Penguins notebook: Olli Maatta plays after all

PENGUINS NOTEBOOK



NEW YORK -- Penguins rookie defenseman Olli Maatta was a surprise absentee Sunday at the game-day skate, raising the possibility that Deryk Engelland would take his lineup spot in Game 6 against the New York Rangers at Madison Square Garden.

But Maatta joined his teammates for the pregame warm-up and was able to play. The Penguins did not immediately indicate why Maatta missed the skate.

Engelland has not played since the penultimate regular-season game, April 11 at Philadelphia, but he proclaimed himself ready to step in if or when the Penguins need him.

"The last series I played was against Boston" a year ago in the Eastern Conference final, he said. "That's probably as intense as you're going to get."

Successful debut

Whitehall native John Gibson didn't just make his Stanley Cup playoff debut Saturday night for the Anaheim Ducks.

He made history.

Gibson, 20, turned aside 28 shots in Anaheim's 2-0 victory against Los Angeles in Game 4 of their Western Conference second-round playoff series to become the youngest goalie in the NHL to ring up a shutout in his first postseason appearance.

He also is just the second goalie to record shutouts in his first start in the regular season and playoffs. The other was Boston's Tiny Thompson in 1928 and 1929.

Gibson established himself as the Ducks' goalie of the future not long after being drafted in 2011, but the timetable for him taking over as Anaheim's go-to goalie seems to have been accelerated.

With good reason.

"It's not the first time he's come in and played well for them," said Jeff Zatkoff, 26, the Penguins first-year goaltender. "He played a great game for them. Obviously, there's a little more pressure ... but he's done the job for them and he's played great in the [American Hockey League] playoffs for Norfolk.

"Obviously, he has a lot of talent. Everyone knew that. ... He came in, he played great, and I thought the team really rallied around him, too."

Thornton incident discussion

Despite knowing that Boston was a possible opponent in the Eastern Conference final for whichever team advanced -- or perhaps because of it -- the Penguins and Rangers were a bit reluctant to talk before Game 6 about an incident involving Bruins winger Shawn Thornton.

Thornton was fined $2,820.52, the maximum allowed under the Collective Bargaining Agreement based on his salary level, for unsportsmanlike conduct in Game 5 Saturday of the Bruins-Montreal series.

In the final minute of Boston's win, Thornton, from the bench, squirted water onto the visor of Canadiens defenseman P.K. Subban as he skated past.

"It's not a dirty play. They're trying to just get under their skin," said Rangers defenseman Marc Staal, although he added that, "Out of a respect factor for playing the game, it doesn't happen very often."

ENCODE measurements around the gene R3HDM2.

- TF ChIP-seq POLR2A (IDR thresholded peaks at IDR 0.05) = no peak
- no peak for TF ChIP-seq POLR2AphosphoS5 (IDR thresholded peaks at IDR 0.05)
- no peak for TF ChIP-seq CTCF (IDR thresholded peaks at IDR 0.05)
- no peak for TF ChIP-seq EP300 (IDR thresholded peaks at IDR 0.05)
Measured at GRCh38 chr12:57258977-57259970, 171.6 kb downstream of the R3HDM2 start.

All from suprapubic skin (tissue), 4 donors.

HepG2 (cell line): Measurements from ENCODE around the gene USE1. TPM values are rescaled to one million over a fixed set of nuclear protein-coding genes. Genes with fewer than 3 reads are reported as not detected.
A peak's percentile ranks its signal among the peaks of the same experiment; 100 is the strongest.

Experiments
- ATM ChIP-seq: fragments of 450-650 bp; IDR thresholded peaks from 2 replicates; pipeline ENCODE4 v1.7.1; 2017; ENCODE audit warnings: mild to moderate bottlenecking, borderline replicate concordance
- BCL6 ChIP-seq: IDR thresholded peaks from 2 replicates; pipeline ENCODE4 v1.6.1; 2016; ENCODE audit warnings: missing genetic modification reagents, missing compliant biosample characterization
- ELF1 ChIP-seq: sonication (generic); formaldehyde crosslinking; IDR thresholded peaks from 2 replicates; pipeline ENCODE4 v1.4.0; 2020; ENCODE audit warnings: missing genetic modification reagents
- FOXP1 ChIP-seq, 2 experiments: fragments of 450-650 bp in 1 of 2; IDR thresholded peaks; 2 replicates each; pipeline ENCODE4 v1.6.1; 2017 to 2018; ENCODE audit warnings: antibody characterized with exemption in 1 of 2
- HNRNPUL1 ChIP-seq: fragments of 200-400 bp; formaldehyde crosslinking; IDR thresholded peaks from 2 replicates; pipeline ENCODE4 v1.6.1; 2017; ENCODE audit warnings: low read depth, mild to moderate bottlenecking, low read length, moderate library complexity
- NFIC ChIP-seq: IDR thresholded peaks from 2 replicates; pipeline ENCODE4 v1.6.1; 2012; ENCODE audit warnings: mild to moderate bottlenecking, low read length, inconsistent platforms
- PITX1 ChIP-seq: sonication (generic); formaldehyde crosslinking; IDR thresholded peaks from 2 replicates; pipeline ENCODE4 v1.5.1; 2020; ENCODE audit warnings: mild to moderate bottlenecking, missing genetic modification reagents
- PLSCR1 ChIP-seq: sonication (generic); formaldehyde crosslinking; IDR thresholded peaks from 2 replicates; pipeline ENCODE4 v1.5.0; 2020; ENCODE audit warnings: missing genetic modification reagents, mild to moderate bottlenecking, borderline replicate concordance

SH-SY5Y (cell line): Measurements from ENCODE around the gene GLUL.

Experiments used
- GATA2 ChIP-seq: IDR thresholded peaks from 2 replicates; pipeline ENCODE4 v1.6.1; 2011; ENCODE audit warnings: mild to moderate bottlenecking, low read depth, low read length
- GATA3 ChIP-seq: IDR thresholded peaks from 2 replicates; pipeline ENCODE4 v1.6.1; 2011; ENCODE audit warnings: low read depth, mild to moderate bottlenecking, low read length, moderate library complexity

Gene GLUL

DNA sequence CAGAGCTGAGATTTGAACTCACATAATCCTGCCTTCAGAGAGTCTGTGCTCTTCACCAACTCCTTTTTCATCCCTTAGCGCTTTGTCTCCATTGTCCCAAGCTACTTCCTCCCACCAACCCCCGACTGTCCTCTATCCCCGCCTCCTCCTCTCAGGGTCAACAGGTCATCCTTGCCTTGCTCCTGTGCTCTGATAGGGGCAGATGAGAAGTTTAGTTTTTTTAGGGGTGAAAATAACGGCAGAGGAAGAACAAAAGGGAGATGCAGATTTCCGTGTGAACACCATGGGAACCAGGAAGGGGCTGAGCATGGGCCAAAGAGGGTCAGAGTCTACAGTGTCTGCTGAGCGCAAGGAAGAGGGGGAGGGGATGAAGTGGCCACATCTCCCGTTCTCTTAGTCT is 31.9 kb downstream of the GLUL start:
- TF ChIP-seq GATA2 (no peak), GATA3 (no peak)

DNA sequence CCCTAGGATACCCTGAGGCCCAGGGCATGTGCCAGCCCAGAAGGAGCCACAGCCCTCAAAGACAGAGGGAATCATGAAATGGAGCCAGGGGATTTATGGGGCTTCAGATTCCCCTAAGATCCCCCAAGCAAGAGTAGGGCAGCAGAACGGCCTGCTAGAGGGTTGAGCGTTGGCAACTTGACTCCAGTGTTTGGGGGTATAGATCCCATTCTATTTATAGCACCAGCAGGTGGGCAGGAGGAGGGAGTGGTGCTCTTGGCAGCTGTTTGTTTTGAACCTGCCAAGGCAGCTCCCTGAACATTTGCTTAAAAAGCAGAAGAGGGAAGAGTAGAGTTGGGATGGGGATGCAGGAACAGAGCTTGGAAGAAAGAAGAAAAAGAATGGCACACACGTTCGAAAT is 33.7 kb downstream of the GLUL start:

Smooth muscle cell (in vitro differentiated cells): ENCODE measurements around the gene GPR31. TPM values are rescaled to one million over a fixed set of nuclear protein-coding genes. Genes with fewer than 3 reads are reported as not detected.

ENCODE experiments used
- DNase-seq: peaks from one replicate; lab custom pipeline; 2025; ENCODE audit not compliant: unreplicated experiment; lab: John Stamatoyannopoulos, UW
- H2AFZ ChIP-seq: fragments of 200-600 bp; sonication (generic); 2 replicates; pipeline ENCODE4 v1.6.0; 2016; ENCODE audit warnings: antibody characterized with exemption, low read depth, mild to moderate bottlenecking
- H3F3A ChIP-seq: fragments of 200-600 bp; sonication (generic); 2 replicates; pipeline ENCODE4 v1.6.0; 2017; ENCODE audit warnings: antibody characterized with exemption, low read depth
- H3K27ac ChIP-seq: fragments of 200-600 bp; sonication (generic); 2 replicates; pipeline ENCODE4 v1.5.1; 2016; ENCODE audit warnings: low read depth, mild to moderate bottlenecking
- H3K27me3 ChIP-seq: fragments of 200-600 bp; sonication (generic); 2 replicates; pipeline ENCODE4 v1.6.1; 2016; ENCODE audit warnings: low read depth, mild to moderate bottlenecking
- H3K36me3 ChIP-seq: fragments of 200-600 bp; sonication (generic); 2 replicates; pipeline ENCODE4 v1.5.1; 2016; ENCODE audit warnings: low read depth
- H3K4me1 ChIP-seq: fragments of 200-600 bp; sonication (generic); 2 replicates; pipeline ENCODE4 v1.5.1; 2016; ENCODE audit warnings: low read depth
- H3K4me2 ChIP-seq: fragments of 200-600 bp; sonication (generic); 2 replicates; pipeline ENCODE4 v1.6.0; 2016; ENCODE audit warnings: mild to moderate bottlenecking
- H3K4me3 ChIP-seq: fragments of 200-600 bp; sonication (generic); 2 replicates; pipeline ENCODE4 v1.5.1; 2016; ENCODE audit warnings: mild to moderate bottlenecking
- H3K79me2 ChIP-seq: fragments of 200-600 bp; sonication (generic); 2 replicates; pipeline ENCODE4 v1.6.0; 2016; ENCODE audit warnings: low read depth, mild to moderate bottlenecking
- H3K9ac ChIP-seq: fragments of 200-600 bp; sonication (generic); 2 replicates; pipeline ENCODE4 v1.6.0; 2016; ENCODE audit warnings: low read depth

Staal began using a visor after an eye injury. He and others acknowledged that having water sprayed onto the outside of a visor while play going on could be an impediment.

"You wouldn't be able to see very well," Staal said, then smiled. "It depends on how good he got him."

Penguins forward Joe Vitale shied away from offering an opinion on Thornton's actions, but agreed that it could temporarily limit a skater's ability to play.

"It definitely impairs your vision when you get water on your visor," he said. "And then it smears when you try to wipe it."

Thornton said he "got caught up in the moment."

Locker-room 'lows'

Jussi Jokinen stepped up onto the seat of his locker stall to stow his helmet after the game-day skate. A couple of his teammates made a calculated toss.

As part of renovations at Madison Square Garden, the visiting locker room that the Penguins use for games were revamped. The shelves and cubbyholes above their seats are much higher than in any other NHL arena.

"We were trying to figure out if this was a basketball locker room," said defenseman Robert Bortuzzo. "The showers are pretty high, too, so I figured that's probably what's going on."

Bortuzzo, who is 6 feet 4, can place his helmet on the top shelf above his head without much trouble -- as long as he's wearing his skates.

"It's tough for some of us and not so tough for others," said Penguins winger Brian Gibbons, who sat next to Bortuzzo for games at MSG in this series and is 5-8. Gibbons and Joe Vitale were among those who didn't even try to get their helmets on the top shelf where they usually are kept; they hung them on a hook meant for a skate but within easy reach.

Shelly Anderson: shanderson@post-gazette.com, 412-263-1721 and Twitter @pgshelly. Dave Molinari: dmolinari@post-gazette.com and Twitter @MolinariPG.


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